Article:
What is the State of Mental Health in Singapore?
Suicide is still the leading cause of death for young people aged 10 to 29 years old. In the last five years (2016-2020), we lost in 461 young lives in total in this age group to suicide. This works out to more than 90 precious lives lost each year, about eight each month. Every suicide is one death too many.
The grim picture above is only the tip of the iceberg as the numbers capture only the official/reported cases, and do not include suspected suicide cases which are classified under unnatural or accidental deaths. According to the World Health Organisation, for each death by suicide, there are more than 20 suicide attempts. Based on records from the government there were 2795 attempted suicides in 2020. The CNA Report here.
Following the pandemic and various high profile tragedies and youth suicides in 2021, the government and the public have been forced to address the serious concerns about youth mental health and the multidimensional pressures within the social, economic and educational arenas. Healthcare workers and teachers have not been spared. See various reports here.
The challenges young people face in seeking mental health help (CNA, 10 AUg 2021)
Teachers talk of burnout (CNA, 5 Sep 2021)
Singapore counsellors face burnout (ST, 20 Sep 2021)
Depression and Anxiety Remain a Concern
for Singaporean Youth
-Extract from a news report on Singapore Mental Health Study released in 2019
It is estimated that about 18% of Singapore's youth suffer from depression. Children and young adults tend to face an increased chance of developing depression and anxiety due to chemical changes in the brain arising from puberty, societal and academic pressures and uncontrollable factors in their home life. In fact, about 50% of mental illnesses appear before age 14, with the rate of appearance increasing to 75% before age 24. A lot of youth may not understand what they are going through. Unfortunately, this lack of knowledge, combined with misconceptions of mental illness, social ostracisation and a lack of support from friends and family may be contributing factors to youth suicide. All of which may be important factors in explaining the worrying trend of youth suicide.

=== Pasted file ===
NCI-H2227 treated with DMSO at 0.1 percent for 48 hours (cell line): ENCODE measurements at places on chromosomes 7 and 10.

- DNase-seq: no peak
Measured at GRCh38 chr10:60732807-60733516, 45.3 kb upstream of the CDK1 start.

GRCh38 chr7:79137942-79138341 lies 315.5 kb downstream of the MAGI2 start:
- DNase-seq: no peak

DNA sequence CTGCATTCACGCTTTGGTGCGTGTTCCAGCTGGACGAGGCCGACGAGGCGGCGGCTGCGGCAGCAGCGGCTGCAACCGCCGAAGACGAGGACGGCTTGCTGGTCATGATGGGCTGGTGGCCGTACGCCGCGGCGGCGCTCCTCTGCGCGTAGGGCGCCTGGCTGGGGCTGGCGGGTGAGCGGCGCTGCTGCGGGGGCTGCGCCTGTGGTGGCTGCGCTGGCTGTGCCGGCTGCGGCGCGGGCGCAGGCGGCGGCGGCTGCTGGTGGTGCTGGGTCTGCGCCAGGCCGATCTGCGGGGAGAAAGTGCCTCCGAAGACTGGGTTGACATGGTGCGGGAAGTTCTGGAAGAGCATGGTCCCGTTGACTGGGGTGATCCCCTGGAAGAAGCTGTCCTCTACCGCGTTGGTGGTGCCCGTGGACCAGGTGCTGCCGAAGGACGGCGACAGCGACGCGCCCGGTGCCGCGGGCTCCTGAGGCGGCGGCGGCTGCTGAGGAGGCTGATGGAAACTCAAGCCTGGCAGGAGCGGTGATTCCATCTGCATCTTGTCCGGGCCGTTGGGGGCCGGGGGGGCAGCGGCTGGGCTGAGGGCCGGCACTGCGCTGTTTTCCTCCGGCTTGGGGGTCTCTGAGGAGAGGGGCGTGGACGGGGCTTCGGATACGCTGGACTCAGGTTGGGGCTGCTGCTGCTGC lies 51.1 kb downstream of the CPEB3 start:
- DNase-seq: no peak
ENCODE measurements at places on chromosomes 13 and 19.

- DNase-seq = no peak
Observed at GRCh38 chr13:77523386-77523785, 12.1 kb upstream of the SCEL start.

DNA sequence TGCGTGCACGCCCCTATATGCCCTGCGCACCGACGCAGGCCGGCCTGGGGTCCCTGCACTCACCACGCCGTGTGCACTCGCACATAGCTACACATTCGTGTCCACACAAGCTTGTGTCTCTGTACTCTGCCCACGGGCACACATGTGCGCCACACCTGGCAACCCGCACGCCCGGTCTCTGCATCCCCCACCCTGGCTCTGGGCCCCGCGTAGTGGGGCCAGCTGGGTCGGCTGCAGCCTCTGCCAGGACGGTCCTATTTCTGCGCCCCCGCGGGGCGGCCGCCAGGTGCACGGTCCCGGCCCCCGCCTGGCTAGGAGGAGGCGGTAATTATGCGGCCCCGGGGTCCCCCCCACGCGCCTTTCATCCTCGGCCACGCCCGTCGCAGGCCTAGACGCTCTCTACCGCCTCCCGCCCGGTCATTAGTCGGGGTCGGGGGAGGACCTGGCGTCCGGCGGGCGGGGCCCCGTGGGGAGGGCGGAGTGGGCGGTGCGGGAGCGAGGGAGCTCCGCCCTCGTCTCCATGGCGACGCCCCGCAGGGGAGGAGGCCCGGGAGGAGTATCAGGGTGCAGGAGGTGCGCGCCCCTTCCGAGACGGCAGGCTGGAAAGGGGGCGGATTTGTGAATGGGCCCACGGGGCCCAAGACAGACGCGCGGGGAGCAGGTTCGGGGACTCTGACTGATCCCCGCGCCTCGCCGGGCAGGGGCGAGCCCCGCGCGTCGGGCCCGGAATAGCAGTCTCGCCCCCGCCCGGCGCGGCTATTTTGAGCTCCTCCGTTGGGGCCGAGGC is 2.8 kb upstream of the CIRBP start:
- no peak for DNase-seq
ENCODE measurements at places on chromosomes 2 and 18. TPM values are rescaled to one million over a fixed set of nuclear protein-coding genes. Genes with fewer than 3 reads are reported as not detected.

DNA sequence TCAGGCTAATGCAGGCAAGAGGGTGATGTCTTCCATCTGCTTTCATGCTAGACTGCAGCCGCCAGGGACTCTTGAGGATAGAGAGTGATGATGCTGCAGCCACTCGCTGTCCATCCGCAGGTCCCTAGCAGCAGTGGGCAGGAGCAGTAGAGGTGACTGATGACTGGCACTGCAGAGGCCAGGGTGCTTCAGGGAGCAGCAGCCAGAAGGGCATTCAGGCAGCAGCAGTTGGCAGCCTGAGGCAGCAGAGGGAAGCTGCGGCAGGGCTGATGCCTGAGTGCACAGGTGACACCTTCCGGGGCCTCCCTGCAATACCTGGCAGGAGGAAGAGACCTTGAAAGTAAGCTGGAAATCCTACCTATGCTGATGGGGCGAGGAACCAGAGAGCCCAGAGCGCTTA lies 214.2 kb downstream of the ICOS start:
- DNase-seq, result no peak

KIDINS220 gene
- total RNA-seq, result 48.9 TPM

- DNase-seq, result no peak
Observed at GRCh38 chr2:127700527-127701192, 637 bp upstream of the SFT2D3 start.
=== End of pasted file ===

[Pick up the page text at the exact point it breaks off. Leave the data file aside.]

WORLD HEALTH ORGANISATION
WHO has reported that every year 800,000 people die by suicide each year and suicide is the second leading cause among young people. For many years, WHO has indicated that "Most causes of death of young people are preventable and treatable" (2010 Global study on deaths among young people) and have urged countries to implement a multi-sectoral National Strategies in Suicide Prevention. In a detailed report on the strategies worldwide, WHO compared the progress and indicators of success in some countries, namely England, Ireland and South Korea. Their report National Suicide Prevention Strategies (2018) lists more than 35 countries with specific national strategies with others integrating suicide prevention into their mental health plans. This resource, including a "toolkit" to help countries and communities implement suicide prevention activities and programmes, are valuable for lead agencies and ministries to adopt and adapt.
Daisy Mafubelu, WHO's Assistant Director-General for Family and Community Health, said:
"Young people are transitioning from childhood to adulthood - at the threshold of becoming productive members of society - yet they often fall through the cracks. It is clear from these findings that considerable investment is needed - not only from the health sector, but also from sectors including education, welfare, transport, and justice - to improve access to information and services, and help young people avoid risky behaviours that can lead to death."